mm long and 2.4 mm in diameter; each contained
weighing 6.5–7.3 kg. All were housed individually, under
approximately 98 mg of apomorphine. Animals were
stable room conditions, with a 12-h light/dark cycle. Each
sedated with 0.3 ml ketamine and a small incision (0.5
received a standard biscuit diet twice daily supplemented
cm) was made between the shoulder blades. Implants were
with fruit and had free access to water. All primates were
positioned between the scapulae by means of a trocar, and a
rendered parkinsonian by the subcutaneous administration
stylet was used to slide the rod from the trocar into the
of 1-methyl-4-phenyl-1,2,3,6-tetrahydropyridine (MPTP)
subcutaneous tissue. This technique allows rod placement
HCl (Research Biochemicals Intl., Natick, MA) once per
through a minimal incision. The first two implanted animals
week at 0.5–1 mg/kg until definite parkinsonian features,
received rods that were pre-washed for 8 h with saline prior
including tremor, appeared (scores of 4–5 points on the
to sterilization, while the third and fourth implanted animals
Laval Disability Scale, where the normal state extends from
received rods that had been pre-washed for 30 min with
0 to 2 points and maximum disability is 10 points) (
ethanol prior to sterilization to minimize any initial burst
et al., 2001). The average cumulative MPTP dose was 4.3
drug release. The implantation procedure took approxi-
mg/kg (range 2.5–7.5). Following observation for two
mately 15 min and produced no complications.
additional months to ensure stable disability, animals wereselected for equivalent parkinsonian severity (disability
score of 4.5–5 points). These animals, not previouslyexposed to dopaminergic agents, were randomly divided
Post-implant plasma apomorphine concentrations were
into two groups: the first (n = 3) received daily subcuta-
measured at hours 6, 12, 24, 36, 48, then daily until day 7,
neous injections of apomorphine (2 mg/kg, the minimally
weekly until week 4, and monthly for the remainder of study
effective dose to turn animals dONT, that is, reverse all
(6 months). Plasma apomorphine levels were determined by
parkinsonian signs) at rotating sites for 14 days (
extraction into an organic solvent (liquid–liquid extraction)
al., 2003); each primate in the second group (n = 4) was
followed by HPLC separation and MS/MS identification and
treated by implantation of three apomorphine-containing
quantification. Plasma samples were diluted with acetonitrile
containing a known amount of an internal standard (nor-apomorphine), extracted with hexane, and the solvent
evaporated. The resulting residue was reconstituted in 100AL water/acetonitrile (90:10) and injected onto an HPLC
All behavioral ratings were performed by the same blinded
column. The individual components were separated and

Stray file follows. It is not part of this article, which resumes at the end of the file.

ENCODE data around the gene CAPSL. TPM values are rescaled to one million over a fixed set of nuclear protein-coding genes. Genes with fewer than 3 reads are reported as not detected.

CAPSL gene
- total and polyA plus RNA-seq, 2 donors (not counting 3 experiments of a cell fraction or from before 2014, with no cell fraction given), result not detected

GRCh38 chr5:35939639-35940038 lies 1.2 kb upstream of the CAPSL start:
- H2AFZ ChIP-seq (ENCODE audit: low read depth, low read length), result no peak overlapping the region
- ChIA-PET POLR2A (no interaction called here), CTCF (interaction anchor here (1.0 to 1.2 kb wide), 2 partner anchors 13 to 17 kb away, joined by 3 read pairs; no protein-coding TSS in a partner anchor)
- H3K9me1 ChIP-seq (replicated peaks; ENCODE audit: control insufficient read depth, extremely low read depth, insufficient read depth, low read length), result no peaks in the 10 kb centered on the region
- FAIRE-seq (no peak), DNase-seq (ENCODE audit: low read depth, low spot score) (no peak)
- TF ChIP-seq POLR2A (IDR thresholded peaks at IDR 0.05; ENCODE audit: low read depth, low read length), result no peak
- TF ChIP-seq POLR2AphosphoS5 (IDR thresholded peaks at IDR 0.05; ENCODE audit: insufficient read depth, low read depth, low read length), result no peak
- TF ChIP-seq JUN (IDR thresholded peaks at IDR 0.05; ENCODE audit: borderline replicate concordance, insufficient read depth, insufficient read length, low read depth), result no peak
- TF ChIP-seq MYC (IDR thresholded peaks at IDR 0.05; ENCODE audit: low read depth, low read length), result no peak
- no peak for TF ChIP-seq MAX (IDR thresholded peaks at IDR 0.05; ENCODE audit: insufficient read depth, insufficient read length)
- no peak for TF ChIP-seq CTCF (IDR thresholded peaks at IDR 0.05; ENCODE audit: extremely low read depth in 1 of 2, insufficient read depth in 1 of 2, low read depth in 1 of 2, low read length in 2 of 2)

investigator. Evaluations in animals receiving daily injections
analyzed by MS/MS both for identity and amount by
(apomorphine or placebo) occurred every 30 min over a
comparison to the internal standard. Upon explantation, the
F. Bibbiani et al. / Experimental Neurology 192 (2005) 73–78
residual apomorphine content in each rod was determined by
injection was clinically similar (Laval scores: 0–1). How-
ever, within 7–10 days (mean 8.3 days), all animals treatedby daily apomorphine injection developed dyskinesias
(range 6–10 on the Involuntary Movement Scale). Incontrast, animals receiving apomorphine implants remained
Sections of skin surrounding the implant site were fixed
dONT for up to 6 months and never developed dyskinesias
in 10% formalin, embedded in paraffin, sectioned at 5-Am
(Once the EVA rods were removed, all animals were
intervals, and stained with hematoxylin and eosin.
dOFFT and oral levodopa therapy was initiated.
Plasma apomorphine concentrations were measured
periodically in all primates (Apomorphine levelsimmediately after implantation in animals receiving saline-
The primary outcome measure of this study was the
washed rods were initially high (Cmax of 10 and 27 ng/ml),
appearance of dyskinesias. This essentially ball-or-nothingQ
but declined to their ultimate steady state levels within a
phenomenon, taken together with the limited sample size
week. One of the monkeys receiving saline-washed implants
precluded formal statistical analysis.
showed signs of excessive dopaminergic stimulation (vom-iting, prostration) for 2 days following rod insertion, whichresolved as drug levels reached steady state. Use of ethanol-
washed rods in the remaining two monkeys, eliminated thisinitial burst release. Except as noted, apomorphine levels
All MPTP-lesioned monkeys given apomorphine by
remained stable in all rod-implanted animals throughout the
subcutaneously implanted rods showed essentially total
entire period with very little variability (0.66 F 0.08 ng/ml
remission of parkinsonian signs (fully dONT) within 6–12
at steady state). During this time, the release rate of
h after implantation, and continued to evidence stable motor
apomorphine from the implanted rods, calculated from the
benefit until explantation after 11 (first animal), 22 (second
drug remaining in the rod upon explantation, was approx-
animal) and 24 weeks (third and fourth animal) with no
imately 0.25 mg/day/rod. In animals receiving apomorphine